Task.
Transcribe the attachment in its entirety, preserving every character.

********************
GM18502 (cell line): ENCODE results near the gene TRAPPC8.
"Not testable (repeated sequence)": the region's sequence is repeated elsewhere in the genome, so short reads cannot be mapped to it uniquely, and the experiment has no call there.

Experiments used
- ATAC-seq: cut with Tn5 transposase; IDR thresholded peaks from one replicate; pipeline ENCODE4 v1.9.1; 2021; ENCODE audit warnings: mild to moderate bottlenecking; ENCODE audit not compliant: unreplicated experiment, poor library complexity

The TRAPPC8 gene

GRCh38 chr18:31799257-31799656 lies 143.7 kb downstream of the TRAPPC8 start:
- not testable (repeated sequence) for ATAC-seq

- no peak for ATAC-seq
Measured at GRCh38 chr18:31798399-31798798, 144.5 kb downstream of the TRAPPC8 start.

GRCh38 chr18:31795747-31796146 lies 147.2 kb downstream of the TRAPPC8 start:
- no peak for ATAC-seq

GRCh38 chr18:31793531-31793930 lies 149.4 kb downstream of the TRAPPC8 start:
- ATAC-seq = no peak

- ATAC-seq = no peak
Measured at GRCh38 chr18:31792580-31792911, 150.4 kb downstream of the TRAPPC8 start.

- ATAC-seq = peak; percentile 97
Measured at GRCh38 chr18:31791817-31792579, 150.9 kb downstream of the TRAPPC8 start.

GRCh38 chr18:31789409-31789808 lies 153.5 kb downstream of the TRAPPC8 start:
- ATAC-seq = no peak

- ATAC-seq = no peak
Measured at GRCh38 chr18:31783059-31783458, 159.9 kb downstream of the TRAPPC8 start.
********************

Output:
GM18502 (cell line): ENCODE results near the gene TRAPPC8.
"Not testable (repeated sequence)": the region's sequence is repeated elsewhere in the genome, so short reads cannot be mapped to it uniquely, and the experiment has no call there.

Experiments used
- ATAC-seq: cut with Tn5 transposase; IDR thresholded peaks from one replicate; pipeline ENCODE4 v1.9.1; 2021; ENCODE audit warnings: mild to moderate bottlenecking; ENCODE audit not compliant: unreplicated experiment, poor library complexity

The TRAPPC8 gene

GRCh38 chr18:31799257-31799656 lies 143.7 kb downstream of the TRAPPC8 start:
- not testable (repeated sequence) for ATAC-seq

- no peak for ATAC-seq
Measured at GRCh38 chr18:31798399-31798798, 144.5 kb downstream of the TRAPPC8 start.

GRCh38 chr18:31795747-31796146 lies 147.2 kb downstream of the TRAPPC8 start:
- no peak for ATAC-seq

GRCh38 chr18:31793531-31793930 lies 149.4 kb downstream of the TRAPPC8 start:
- ATAC-seq = no peak

- ATAC-seq = no peak
Measured at GRCh38 chr18:31792580-31792911, 150.4 kb downstream of the TRAPPC8 start.

- ATAC-seq = peak; percentile 97
Measured at GRCh38 chr18:31791817-31792579, 150.9 kb downstream of the TRAPPC8 start.

GRCh38 chr18:31789409-31789808 lies 153.5 kb downstream of the TRAPPC8 start:
- ATAC-seq = no peak

- ATAC-seq = no peak
Measured at GRCh38 chr18:31783059-31783458, 159.9 kb downstream of the TRAPPC8 start.